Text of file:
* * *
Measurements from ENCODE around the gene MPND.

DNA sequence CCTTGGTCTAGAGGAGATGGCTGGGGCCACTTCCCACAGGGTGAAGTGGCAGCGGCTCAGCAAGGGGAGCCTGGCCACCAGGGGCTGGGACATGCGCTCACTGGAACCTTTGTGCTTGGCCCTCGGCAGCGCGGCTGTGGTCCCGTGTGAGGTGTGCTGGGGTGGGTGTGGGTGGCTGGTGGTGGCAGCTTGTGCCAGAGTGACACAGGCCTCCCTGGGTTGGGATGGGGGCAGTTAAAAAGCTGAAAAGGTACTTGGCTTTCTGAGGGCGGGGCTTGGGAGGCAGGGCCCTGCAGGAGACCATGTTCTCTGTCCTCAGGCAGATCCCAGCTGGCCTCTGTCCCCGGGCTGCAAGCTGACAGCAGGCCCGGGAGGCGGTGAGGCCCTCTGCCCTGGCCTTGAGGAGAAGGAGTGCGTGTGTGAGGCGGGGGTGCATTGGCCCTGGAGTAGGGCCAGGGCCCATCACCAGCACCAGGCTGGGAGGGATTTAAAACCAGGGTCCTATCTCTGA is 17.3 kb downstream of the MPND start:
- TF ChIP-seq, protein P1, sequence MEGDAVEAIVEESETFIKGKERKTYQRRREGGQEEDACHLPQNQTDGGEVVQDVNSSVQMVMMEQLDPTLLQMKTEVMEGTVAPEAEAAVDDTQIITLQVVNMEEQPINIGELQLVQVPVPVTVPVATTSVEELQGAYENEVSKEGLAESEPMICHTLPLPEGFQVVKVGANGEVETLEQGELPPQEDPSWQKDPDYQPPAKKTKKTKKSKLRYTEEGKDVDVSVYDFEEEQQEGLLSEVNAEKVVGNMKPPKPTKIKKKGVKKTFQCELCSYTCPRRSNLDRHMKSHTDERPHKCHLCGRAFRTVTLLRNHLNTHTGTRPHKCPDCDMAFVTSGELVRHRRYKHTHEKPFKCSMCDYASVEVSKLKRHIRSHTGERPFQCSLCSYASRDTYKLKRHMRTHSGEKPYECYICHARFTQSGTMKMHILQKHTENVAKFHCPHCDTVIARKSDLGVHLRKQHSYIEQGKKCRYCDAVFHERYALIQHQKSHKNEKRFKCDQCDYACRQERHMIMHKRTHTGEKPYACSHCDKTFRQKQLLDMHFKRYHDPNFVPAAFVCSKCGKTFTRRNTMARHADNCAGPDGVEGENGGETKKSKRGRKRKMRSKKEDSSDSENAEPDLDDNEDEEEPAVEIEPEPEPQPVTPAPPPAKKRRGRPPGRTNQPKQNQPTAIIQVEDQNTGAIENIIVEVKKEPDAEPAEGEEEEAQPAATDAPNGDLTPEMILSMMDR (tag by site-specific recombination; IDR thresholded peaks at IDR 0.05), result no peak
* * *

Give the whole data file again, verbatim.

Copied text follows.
Measurements from ENCODE around the gene MPND.

DNA sequence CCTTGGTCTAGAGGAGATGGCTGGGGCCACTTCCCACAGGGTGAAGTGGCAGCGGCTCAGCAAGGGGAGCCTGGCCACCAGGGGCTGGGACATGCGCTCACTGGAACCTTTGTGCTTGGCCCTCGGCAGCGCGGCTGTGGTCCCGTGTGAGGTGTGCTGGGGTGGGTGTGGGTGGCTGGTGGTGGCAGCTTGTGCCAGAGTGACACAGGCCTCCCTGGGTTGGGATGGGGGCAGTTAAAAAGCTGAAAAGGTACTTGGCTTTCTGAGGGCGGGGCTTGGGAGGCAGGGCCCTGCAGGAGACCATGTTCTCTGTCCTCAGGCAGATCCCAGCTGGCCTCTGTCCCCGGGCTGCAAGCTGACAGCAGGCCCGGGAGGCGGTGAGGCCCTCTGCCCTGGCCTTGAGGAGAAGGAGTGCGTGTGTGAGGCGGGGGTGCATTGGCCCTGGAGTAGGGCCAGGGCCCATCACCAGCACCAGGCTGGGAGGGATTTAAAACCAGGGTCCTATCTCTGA is 17.3 kb downstream of the MPND start:
- TF ChIP-seq, protein P1, sequence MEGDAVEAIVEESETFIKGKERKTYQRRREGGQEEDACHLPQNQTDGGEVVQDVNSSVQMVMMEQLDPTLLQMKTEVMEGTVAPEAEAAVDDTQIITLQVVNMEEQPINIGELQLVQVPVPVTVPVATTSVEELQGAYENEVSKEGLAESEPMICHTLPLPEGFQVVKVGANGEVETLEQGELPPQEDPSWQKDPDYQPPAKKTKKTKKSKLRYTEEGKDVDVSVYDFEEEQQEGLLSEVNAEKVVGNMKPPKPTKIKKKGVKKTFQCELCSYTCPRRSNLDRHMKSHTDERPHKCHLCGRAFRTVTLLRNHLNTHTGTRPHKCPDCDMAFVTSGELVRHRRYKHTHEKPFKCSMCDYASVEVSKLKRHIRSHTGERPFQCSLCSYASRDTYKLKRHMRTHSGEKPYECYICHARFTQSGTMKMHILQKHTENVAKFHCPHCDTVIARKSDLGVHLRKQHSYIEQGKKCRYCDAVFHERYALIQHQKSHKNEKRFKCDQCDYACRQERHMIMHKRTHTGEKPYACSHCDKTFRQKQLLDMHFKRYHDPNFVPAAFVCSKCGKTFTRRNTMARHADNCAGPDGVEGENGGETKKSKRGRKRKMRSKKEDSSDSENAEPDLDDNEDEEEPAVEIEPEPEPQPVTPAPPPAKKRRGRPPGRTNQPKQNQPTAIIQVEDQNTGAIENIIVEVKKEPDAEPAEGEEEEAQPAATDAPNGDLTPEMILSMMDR (tag by site-specific recombination; IDR thresholded peaks at IDR 0.05), result no peak